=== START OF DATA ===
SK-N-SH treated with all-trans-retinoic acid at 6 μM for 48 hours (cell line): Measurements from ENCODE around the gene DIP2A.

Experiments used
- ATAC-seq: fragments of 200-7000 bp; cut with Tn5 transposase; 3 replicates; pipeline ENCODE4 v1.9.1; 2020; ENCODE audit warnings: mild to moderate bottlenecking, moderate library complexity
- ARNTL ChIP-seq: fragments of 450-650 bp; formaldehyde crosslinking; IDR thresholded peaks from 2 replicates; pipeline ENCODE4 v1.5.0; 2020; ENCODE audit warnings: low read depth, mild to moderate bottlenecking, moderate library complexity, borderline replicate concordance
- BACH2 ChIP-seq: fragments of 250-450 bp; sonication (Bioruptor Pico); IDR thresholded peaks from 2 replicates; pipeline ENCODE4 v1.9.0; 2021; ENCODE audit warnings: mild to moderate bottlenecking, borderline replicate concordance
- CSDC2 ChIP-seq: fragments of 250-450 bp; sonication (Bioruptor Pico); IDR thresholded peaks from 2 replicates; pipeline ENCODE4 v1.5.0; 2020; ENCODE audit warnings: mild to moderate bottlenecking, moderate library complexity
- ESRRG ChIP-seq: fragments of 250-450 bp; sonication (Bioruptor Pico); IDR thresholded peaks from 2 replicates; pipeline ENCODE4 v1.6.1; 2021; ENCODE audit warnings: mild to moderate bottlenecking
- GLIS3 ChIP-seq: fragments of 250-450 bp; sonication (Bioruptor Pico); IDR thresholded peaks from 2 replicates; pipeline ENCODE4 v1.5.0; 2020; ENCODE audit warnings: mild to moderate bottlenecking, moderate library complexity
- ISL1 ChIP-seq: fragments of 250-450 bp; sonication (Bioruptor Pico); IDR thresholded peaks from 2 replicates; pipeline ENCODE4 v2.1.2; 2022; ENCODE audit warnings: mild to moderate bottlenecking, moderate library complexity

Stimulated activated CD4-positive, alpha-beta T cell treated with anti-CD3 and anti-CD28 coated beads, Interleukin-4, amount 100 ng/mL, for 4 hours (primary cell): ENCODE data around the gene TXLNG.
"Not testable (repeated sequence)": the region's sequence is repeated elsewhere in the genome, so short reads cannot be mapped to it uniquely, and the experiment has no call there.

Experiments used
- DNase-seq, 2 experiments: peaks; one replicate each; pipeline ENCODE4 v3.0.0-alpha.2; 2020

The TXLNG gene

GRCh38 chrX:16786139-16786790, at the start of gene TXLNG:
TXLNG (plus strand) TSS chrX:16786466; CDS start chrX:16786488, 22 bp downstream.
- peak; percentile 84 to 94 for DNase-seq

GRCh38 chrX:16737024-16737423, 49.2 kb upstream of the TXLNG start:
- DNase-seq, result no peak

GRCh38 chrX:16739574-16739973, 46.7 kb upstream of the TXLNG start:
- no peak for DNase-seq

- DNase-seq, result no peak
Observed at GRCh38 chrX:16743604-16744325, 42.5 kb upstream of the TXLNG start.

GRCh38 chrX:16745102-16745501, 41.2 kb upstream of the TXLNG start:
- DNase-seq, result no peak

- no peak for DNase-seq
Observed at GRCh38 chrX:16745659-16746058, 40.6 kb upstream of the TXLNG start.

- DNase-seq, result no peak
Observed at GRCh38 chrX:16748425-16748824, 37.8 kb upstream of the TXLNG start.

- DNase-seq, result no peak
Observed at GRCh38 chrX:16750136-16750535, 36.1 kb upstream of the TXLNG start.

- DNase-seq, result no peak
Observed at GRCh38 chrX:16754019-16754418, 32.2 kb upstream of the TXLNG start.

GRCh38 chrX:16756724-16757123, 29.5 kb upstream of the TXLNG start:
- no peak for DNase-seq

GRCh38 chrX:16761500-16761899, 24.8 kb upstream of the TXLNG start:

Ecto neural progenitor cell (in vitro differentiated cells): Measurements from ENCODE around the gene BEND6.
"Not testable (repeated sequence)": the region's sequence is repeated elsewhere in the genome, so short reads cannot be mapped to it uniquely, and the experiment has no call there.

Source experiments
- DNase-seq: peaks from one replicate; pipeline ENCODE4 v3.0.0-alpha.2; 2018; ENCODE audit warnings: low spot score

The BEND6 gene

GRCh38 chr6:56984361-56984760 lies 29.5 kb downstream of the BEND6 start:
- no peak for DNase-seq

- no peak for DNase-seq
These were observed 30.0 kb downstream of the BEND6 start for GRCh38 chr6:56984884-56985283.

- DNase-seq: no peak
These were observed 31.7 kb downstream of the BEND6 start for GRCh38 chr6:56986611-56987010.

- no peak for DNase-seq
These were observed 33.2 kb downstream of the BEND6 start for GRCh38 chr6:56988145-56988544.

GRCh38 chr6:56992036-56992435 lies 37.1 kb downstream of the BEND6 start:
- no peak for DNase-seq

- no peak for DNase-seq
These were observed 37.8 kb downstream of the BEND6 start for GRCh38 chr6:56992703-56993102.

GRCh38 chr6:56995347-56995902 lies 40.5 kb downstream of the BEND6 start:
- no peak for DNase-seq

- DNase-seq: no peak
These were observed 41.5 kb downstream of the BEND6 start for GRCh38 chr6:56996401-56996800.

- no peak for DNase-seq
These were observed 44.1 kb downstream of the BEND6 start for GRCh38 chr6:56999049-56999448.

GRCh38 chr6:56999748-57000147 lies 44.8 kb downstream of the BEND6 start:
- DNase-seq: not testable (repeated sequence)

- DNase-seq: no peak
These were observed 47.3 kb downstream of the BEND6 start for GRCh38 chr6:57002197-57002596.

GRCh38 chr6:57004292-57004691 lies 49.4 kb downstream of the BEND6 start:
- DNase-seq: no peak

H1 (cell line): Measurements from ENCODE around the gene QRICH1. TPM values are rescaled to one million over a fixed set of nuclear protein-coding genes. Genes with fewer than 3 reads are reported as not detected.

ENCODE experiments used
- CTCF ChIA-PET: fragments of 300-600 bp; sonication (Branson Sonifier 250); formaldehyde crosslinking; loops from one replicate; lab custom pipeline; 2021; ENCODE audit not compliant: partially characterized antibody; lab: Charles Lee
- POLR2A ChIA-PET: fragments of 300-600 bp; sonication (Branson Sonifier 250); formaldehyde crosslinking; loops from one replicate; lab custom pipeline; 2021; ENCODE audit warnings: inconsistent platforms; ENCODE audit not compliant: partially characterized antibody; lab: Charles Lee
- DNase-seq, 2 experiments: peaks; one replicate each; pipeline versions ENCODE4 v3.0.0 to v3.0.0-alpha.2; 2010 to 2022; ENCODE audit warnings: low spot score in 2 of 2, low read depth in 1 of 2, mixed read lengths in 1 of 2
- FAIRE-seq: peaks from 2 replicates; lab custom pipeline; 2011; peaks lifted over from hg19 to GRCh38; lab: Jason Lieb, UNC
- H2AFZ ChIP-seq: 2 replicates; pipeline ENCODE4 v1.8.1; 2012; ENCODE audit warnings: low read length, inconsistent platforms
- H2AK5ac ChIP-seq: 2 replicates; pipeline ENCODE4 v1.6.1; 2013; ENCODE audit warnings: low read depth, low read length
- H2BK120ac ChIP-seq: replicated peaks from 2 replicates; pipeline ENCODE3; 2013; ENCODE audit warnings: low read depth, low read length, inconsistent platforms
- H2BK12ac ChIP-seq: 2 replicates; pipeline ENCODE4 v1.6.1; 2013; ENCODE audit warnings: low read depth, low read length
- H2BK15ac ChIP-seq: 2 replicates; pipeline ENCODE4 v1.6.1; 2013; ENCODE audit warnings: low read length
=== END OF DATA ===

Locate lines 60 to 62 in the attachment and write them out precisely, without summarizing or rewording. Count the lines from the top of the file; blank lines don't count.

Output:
GRCh38 chr6:56999748-57000147 lies 44.8 kb downstream of the BEND6 start:
- DNase-seq: not testable (repeated sequence)

- DNase-seq: no peak